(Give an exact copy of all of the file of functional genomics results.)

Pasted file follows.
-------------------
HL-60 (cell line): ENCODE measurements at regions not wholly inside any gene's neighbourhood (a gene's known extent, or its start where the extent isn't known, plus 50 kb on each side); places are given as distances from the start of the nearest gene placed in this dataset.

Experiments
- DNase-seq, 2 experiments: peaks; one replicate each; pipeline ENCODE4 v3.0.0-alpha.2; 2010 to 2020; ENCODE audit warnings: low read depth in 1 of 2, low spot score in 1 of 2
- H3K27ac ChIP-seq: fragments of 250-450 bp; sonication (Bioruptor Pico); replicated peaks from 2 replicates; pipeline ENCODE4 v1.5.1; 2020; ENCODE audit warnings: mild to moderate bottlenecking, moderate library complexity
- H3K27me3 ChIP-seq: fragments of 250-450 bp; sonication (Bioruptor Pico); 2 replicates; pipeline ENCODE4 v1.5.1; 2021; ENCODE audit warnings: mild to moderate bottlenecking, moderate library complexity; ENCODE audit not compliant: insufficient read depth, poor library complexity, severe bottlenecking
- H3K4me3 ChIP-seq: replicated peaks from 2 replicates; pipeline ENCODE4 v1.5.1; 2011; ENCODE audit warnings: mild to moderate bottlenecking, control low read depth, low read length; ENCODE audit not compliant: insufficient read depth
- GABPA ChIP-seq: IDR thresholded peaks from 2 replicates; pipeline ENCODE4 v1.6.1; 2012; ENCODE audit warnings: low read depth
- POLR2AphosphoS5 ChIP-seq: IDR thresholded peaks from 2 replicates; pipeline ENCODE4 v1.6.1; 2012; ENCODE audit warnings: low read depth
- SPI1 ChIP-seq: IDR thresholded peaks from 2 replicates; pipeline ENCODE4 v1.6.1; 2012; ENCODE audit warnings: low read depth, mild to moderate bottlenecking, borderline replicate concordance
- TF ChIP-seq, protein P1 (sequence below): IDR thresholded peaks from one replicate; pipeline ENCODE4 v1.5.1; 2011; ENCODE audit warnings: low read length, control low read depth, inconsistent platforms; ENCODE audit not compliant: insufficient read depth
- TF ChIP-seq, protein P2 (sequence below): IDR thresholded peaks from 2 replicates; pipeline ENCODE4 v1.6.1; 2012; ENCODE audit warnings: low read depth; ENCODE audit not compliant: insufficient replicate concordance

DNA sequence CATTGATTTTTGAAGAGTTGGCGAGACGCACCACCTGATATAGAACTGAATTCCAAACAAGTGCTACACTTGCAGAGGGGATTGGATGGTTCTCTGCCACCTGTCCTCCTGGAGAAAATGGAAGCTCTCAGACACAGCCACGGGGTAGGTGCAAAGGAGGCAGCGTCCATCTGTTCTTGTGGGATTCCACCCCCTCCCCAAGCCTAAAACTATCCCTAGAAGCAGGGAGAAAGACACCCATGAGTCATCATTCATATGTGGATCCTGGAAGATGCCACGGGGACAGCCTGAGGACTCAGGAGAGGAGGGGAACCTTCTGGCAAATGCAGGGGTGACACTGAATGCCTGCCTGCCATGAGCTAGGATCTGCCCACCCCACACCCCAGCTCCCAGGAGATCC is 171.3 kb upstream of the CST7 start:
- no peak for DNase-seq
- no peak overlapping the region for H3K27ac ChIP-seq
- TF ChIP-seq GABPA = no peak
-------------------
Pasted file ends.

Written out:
HL-60 (cell line): ENCODE measurements at regions not wholly inside any gene's neighbourhood (a gene's known extent, or its start where the extent isn't known, plus 50 kb on each side); places are given as distances from the start of the nearest gene placed in this dataset.

Experiments
- DNase-seq, 2 experiments: peaks; one replicate each; pipeline ENCODE4 v3.0.0-alpha.2; 2010 to 2020; ENCODE audit warnings: low read depth in 1 of 2, low spot score in 1 of 2
- H3K27ac ChIP-seq: fragments of 250-450 bp; sonication (Bioruptor Pico); replicated peaks from 2 replicates; pipeline ENCODE4 v1.5.1; 2020; ENCODE audit warnings: mild to moderate bottlenecking, moderate library complexity
- H3K27me3 ChIP-seq: fragments of 250-450 bp; sonication (Bioruptor Pico); 2 replicates; pipeline ENCODE4 v1.5.1; 2021; ENCODE audit warnings: mild to moderate bottlenecking, moderate library complexity; ENCODE audit not compliant: insufficient read depth, poor library complexity, severe bottlenecking
- H3K4me3 ChIP-seq: replicated peaks from 2 replicates; pipeline ENCODE4 v1.5.1; 2011; ENCODE audit warnings: mild to moderate bottlenecking, control low read depth, low read length; ENCODE audit not compliant: insufficient read depth
- GABPA ChIP-seq: IDR thresholded peaks from 2 replicates; pipeline ENCODE4 v1.6.1; 2012; ENCODE audit warnings: low read depth
- POLR2AphosphoS5 ChIP-seq: IDR thresholded peaks from 2 replicates; pipeline ENCODE4 v1.6.1; 2012; ENCODE audit warnings: low read depth
- SPI1 ChIP-seq: IDR thresholded peaks from 2 replicates; pipeline ENCODE4 v1.6.1; 2012; ENCODE audit warnings: low read depth, mild to moderate bottlenecking, borderline replicate concordance
- TF ChIP-seq, protein P1 (sequence below): IDR thresholded peaks from one replicate; pipeline ENCODE4 v1.5.1; 2011; ENCODE audit warnings: low read length, control low read depth, inconsistent platforms; ENCODE audit not compliant: insufficient read depth
- TF ChIP-seq, protein P2 (sequence below): IDR thresholded peaks from 2 replicates; pipeline ENCODE4 v1.6.1; 2012; ENCODE audit warnings: low read depth; ENCODE audit not compliant: insufficient replicate concordance

DNA sequence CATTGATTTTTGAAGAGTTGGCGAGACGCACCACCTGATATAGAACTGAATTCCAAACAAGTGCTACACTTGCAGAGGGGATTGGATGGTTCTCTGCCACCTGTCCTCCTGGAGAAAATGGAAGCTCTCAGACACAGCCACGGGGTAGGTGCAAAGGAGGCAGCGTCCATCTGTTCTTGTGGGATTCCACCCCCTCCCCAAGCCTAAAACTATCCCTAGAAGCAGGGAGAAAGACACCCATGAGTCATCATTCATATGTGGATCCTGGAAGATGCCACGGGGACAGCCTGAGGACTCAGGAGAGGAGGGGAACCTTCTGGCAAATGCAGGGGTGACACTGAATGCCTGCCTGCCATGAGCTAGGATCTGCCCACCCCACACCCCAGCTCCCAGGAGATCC is 171.3 kb upstream of the CST7 start:
- no peak for DNase-seq
- no peak overlapping the region for H3K27ac ChIP-seq
- TF ChIP-seq GABPA = no peak